How the rebel city would look if comet 67P bedded down for a visit

A photoshopped image of what comet 67P might look like if it landed on Cork City.  Picture: Darren Forde Photography

A photoshopped image of the massive comet 67P plonked on Cork City has gone viral.

Photographer Darren Forde created the image at his home in Rochestown as scientists celebrated the historic landing of the Philae probe on the comet’s surface, some half a billion kilometres away.

Earlier this year, the European Space Agency (ESA) created images of the comet superimposed over different European cities to give people a sense of the vast scale of it.

But Darren said they forgot to include Cork, so he decided to bring the scale of the deep-space rock closer to home.

“I just did it for a bit of fun. I’m delighted at the reaction,” he said.

He used a super high-resolution panoramic photograph he took of Cork City during the summer — a gigapixel in file size — as the backdrop.

He then used Google Earth to measure the 4.1km distance from County Hall in the west to Páirc Uí Chaoimh in the east, and inserted an ESA-produced image of the comet into the photograph.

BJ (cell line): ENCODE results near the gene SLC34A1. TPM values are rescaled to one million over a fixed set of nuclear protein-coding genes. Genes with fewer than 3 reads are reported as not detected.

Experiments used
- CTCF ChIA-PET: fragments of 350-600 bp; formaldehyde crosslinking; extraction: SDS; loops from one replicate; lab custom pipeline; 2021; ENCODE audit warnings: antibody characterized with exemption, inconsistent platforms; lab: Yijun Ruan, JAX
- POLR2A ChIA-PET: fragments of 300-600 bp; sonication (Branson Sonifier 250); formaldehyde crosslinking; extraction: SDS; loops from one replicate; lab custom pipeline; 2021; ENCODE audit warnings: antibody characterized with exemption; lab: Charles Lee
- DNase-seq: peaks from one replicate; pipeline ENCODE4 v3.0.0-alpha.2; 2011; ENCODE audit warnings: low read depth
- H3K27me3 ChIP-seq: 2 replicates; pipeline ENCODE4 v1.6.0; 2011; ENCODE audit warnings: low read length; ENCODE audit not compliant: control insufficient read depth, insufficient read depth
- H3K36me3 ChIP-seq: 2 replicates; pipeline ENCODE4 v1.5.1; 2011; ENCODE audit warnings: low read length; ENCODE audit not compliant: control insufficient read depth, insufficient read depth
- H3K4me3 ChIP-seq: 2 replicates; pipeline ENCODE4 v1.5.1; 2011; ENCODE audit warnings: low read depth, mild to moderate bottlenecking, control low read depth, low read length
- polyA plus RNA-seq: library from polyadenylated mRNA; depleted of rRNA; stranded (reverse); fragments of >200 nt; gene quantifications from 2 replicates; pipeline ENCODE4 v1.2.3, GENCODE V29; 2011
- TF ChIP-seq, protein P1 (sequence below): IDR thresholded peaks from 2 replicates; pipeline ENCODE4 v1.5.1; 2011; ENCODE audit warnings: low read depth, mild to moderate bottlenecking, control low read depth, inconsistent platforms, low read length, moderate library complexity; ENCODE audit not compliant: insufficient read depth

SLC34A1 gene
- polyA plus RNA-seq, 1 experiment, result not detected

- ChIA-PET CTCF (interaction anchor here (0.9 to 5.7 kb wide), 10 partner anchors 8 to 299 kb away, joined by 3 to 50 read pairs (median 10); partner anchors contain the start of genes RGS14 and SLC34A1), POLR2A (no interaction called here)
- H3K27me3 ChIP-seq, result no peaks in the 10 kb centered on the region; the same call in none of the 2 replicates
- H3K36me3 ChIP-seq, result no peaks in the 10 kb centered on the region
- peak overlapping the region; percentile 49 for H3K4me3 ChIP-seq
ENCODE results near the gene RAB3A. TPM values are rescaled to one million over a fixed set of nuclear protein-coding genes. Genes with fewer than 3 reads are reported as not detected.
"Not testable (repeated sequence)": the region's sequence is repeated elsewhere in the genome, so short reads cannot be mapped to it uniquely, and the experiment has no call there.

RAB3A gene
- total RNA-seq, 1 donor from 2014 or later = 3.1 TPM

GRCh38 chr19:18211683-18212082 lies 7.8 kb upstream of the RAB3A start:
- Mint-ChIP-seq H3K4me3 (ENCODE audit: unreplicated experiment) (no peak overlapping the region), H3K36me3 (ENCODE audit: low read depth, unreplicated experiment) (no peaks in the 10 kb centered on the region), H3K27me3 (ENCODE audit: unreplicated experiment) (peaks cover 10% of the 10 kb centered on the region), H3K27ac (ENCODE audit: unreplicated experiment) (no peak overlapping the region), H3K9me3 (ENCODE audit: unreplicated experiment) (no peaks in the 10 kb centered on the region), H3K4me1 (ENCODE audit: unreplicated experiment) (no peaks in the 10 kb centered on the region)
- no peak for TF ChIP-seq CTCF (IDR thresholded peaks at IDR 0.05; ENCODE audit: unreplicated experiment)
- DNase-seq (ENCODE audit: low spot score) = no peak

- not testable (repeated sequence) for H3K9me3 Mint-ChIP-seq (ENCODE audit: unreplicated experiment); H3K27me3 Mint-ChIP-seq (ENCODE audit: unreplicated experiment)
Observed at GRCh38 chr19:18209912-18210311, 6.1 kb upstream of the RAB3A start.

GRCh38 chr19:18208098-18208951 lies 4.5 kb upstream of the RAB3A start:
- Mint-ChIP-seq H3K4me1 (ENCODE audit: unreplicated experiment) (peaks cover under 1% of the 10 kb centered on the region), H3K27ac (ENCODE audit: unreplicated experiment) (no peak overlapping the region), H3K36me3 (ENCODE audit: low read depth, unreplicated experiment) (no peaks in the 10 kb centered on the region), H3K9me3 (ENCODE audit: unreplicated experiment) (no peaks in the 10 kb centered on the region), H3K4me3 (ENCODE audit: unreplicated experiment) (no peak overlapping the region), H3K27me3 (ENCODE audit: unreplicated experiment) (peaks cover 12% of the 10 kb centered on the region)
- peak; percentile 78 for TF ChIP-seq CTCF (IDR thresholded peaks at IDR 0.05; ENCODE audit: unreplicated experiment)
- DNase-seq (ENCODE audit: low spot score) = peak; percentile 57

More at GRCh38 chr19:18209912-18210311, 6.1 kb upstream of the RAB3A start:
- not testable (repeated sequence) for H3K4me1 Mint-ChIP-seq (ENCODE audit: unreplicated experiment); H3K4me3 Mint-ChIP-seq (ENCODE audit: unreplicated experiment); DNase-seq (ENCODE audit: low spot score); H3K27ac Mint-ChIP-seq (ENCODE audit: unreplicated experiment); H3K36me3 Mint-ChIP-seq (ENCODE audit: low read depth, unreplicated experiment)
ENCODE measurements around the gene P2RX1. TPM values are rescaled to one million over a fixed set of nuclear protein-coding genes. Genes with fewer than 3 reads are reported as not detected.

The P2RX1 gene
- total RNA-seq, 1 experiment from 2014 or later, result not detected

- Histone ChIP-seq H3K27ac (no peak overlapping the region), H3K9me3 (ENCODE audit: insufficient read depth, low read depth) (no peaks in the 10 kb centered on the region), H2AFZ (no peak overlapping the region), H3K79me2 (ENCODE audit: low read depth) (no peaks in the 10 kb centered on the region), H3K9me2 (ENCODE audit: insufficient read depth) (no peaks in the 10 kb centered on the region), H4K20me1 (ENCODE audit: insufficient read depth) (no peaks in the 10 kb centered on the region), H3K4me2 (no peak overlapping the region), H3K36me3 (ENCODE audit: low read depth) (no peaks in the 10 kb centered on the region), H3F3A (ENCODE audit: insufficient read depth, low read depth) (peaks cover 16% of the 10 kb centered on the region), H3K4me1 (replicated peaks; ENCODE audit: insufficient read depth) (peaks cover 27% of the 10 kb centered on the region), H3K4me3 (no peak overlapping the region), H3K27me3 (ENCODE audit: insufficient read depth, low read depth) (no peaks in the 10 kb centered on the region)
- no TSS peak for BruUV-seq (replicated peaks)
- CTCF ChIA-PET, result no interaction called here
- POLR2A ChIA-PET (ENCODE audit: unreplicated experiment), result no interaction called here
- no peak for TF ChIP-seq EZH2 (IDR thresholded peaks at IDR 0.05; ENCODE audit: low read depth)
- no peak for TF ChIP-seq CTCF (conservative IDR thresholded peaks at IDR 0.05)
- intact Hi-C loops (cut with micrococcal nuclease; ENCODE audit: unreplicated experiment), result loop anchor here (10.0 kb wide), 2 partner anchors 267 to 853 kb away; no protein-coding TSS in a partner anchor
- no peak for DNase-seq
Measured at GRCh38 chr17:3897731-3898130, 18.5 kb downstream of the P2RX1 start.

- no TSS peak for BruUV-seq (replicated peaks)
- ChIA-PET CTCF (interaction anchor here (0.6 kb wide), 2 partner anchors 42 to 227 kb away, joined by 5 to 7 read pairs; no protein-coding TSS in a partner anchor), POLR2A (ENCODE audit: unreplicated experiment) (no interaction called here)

It dwarfs familiar landmarks, including Shandon steeple and the Elysian tower, which are referenced in the image.

“Coming in at approximately 4.1km wide, the comet would stretch roughly from County Hall to Pairc Uí Chaoimh, dwarfing the Elysian and the famous Shandon bells,” he said.

Comet 67P is hurtling through deep space at 84,000 miles per hour, some 500 million kilometres from earth.

The largest part of the duck-shaped comet is about 4.1km by 3.2km, and 1.3km high, with the smaller lobe measuring 2.5km long, 2.5km wide and 2km high.

It is named after its discoverers, Klim Ivanovych Churyumov and Svetlana Ivanovna Gerasimenko, who first observed it on photographic plates in 1969.

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